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  • Sixteen Most Significant Events In Us History Between 1789 To 1975 - 4,278 words
    Sixteen Most Significant Events in US History between 1789 to 1975 After a review of United States' history from 1789 to 1975, I have identified what I believe are the sixteen most significant events of that time period. The attached sheet identifies the events and places them in brackets by time period. The following discussion provides my reasoning for selecting each of the events and my opinion as to their relative importance in contrast to each other. Finally, I have concluded that of the sixteen events, the Civil War had the most significant impact on the history of the time period in which it occurred and remains the most significant event in American history. The discussion begins wit ...
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  • Slave Revolt - 826 words
    Slave Revolt The American Civil War was inevitable and had numerous causes that led to it. This paper will discuss three important causes of the war the invention of the cotton gin, Nat Turner's rebellion, and the abolitionist movement toward ending slavery. There are many causes of the war, but I feel these three are substantial causes. Each of these events or movements created more tension between the North and the South and eventually war was unavoidable. The invention of the cotton gin by Eli Whitney had a great effect on slavery and agriculture in the South. The cotton gin was a machine that removed the seeds from the cotton. Removing the seeds from the cotton was a long and tedious pro ...
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  • Southern Defiance - 1,943 words
    Southern Defiance Days of Defiance by Maury Klein is a very interesting and detailed account of the events leading up to the Civil War. It was published by Alfred A. Knopf inc. in New York City in 1997. It is a four hundred and twenty one-page book. The author of this book is Maury Klein. Klein is a professor of history at the University of Rhode Island. He specializes in American history during the nineteenth and twentieth centuries. This gives him good credentials to write an accurate book on the coming of the Civil War, since the Civil War took place in the nineteenth century. He has written other books on the Civil War as well as on other books on American History during the nineteenth c ...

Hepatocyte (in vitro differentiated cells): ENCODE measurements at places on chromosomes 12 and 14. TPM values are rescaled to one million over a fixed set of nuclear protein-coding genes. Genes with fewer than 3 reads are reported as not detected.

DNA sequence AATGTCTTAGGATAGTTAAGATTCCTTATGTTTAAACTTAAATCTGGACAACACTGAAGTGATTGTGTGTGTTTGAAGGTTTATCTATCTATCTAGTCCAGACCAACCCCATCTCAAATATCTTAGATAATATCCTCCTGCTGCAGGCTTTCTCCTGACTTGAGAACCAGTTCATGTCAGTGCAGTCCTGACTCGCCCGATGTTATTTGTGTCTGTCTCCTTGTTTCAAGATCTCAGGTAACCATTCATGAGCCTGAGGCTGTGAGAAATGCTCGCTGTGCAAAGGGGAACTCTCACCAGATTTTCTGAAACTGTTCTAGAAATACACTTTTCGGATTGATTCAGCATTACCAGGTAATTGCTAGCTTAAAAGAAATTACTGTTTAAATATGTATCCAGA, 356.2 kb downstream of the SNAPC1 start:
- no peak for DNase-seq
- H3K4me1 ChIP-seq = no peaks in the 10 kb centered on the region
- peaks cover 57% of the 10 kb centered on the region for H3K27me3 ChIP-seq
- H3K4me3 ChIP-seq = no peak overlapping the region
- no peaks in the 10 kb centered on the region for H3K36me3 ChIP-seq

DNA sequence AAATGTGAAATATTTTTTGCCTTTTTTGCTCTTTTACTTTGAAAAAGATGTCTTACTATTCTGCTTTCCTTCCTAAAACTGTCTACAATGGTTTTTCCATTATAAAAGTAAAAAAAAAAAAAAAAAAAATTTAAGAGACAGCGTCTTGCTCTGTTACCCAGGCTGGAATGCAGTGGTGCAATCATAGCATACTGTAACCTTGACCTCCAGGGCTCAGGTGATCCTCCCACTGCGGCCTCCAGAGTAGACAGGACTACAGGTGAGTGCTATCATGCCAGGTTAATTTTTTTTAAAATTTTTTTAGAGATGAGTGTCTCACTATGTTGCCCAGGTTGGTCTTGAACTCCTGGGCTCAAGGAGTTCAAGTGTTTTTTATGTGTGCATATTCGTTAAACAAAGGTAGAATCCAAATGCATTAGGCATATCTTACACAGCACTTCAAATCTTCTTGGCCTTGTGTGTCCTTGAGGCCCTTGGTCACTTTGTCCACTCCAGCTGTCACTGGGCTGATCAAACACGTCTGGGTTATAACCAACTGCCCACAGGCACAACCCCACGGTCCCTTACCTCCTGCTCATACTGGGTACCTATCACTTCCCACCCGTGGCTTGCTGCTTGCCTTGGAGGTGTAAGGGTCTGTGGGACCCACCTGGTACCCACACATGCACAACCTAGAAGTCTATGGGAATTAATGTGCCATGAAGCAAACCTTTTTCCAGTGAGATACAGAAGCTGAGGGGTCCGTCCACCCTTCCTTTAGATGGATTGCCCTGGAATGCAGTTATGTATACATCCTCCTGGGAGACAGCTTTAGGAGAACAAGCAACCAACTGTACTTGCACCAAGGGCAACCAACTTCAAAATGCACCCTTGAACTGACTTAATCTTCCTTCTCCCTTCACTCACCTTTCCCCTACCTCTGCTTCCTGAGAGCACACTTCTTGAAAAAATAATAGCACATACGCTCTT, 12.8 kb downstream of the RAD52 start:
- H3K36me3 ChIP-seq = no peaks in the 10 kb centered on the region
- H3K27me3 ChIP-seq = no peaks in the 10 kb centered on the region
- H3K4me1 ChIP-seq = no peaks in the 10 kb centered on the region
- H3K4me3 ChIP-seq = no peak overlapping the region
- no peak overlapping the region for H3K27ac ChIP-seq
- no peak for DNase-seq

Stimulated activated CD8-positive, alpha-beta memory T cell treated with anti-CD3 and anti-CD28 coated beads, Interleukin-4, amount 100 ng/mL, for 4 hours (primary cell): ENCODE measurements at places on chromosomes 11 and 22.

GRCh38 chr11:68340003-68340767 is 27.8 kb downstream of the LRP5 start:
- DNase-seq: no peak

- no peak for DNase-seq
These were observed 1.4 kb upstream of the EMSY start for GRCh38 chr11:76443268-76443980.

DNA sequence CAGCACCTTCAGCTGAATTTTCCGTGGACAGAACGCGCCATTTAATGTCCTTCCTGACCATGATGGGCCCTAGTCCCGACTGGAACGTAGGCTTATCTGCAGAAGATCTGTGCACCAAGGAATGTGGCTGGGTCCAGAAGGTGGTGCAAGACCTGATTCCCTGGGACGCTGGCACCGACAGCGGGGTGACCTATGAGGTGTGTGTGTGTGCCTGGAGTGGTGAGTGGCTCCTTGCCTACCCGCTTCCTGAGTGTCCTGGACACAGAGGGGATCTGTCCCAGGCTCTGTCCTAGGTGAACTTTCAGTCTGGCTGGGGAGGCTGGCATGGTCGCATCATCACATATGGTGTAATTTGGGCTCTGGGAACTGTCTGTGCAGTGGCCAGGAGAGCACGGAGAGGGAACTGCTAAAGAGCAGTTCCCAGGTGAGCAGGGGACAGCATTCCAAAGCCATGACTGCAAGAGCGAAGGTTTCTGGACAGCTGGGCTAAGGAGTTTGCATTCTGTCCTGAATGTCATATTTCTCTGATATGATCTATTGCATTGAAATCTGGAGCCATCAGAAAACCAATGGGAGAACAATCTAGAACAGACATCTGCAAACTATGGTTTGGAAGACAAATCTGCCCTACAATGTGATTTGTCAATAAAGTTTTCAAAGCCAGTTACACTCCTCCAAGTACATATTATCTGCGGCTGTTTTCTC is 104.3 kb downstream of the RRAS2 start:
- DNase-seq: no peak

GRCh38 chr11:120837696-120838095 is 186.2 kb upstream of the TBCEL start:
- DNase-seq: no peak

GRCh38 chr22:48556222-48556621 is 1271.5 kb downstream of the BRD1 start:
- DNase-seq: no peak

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  • The Civil War - 1,932 words
    The Civil War The Civil War was the most convulsive and significant war in American history. After the Constitution was adopted by all of the States in 1789, uniting the States into one nation, differences between the States had been worked out through compromises. By 1861 these differences between the Northern States, which included the Western States, and the Southern States had become so great that compromise would no longer work. Therefore, a conflict started within our nation that was called the Civil War. Although causes of the Civil War have long time been debated by historians, there are many reasons that are agreed on. For more than thirty years arguments between the North and South ...
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  • Uncle Toms Cabin - 1,436 words
    Uncle Tom's Cabin Uncle Tom's Cabin Harriet Beecher Stowe was born June 14, 1811 in Litchfield, Connecticut. She was the daughter of a Calvinist minister and she and her family was all devout Christians, her father being a preacher and her siblings following. Her Christian attitude much reflected her attitude towards slavery. She was for abolishing it, because it was, to her, a very unchristian and cruel institution. Her novel, therefore, focused on the ghastly points of slavery, including the whippings, beatings, and forced sexual encounters brought upon slaves by their masters. She wrote the book to be a force against slavery, and was joining in with the feelings of many other women of her ...